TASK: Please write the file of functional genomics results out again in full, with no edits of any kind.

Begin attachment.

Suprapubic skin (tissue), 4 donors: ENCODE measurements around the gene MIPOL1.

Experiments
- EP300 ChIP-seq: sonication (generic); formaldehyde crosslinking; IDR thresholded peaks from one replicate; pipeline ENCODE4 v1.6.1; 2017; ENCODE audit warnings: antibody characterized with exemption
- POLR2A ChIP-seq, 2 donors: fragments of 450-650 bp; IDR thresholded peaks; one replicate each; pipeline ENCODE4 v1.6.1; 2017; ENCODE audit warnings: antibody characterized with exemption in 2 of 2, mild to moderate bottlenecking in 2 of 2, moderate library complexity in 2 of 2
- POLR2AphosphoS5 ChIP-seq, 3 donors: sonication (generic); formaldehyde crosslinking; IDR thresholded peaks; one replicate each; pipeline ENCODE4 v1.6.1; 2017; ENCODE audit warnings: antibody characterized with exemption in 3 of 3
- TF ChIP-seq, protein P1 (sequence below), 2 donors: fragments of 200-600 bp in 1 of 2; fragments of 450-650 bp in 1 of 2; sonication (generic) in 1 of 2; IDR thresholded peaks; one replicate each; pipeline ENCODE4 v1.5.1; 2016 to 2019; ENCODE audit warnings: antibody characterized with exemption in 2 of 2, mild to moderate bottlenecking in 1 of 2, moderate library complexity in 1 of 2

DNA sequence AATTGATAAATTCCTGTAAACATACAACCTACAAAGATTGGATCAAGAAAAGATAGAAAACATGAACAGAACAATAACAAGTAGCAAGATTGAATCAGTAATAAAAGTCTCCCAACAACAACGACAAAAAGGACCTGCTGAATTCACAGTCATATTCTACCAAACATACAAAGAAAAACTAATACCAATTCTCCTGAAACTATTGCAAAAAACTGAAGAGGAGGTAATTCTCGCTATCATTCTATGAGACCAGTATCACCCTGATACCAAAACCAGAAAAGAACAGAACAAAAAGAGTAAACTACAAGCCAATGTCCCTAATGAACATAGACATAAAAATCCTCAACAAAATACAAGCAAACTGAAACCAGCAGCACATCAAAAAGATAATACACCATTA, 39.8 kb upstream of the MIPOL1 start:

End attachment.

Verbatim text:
Suprapubic skin (tissue), 4 donors: ENCODE measurements around the gene MIPOL1.

Experiments
- EP300 ChIP-seq: sonication (generic); formaldehyde crosslinking; IDR thresholded peaks from one replicate; pipeline ENCODE4 v1.6.1; 2017; ENCODE audit warnings: antibody characterized with exemption
- POLR2A ChIP-seq, 2 donors: fragments of 450-650 bp; IDR thresholded peaks; one replicate each; pipeline ENCODE4 v1.6.1; 2017; ENCODE audit warnings: antibody characterized with exemption in 2 of 2, mild to moderate bottlenecking in 2 of 2, moderate library complexity in 2 of 2
- POLR2AphosphoS5 ChIP-seq, 3 donors: sonication (generic); formaldehyde crosslinking; IDR thresholded peaks; one replicate each; pipeline ENCODE4 v1.6.1; 2017; ENCODE audit warnings: antibody characterized with exemption in 3 of 3
- TF ChIP-seq, protein P1 (sequence below), 2 donors: fragments of 200-600 bp in 1 of 2; fragments of 450-650 bp in 1 of 2; sonication (generic) in 1 of 2; IDR thresholded peaks; one replicate each; pipeline ENCODE4 v1.5.1; 2016 to 2019; ENCODE audit warnings: antibody characterized with exemption in 2 of 2, mild to moderate bottlenecking in 1 of 2, moderate library complexity in 1 of 2

DNA sequence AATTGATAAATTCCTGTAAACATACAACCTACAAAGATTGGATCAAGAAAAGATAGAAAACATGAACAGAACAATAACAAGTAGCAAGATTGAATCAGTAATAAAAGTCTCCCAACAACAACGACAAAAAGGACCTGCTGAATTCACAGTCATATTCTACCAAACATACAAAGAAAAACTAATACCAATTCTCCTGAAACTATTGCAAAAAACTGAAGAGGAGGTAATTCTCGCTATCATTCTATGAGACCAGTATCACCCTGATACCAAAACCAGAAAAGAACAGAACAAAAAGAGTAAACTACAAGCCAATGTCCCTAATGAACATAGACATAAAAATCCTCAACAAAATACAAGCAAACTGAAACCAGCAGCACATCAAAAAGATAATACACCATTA, 39.8 kb upstream of the MIPOL1 start: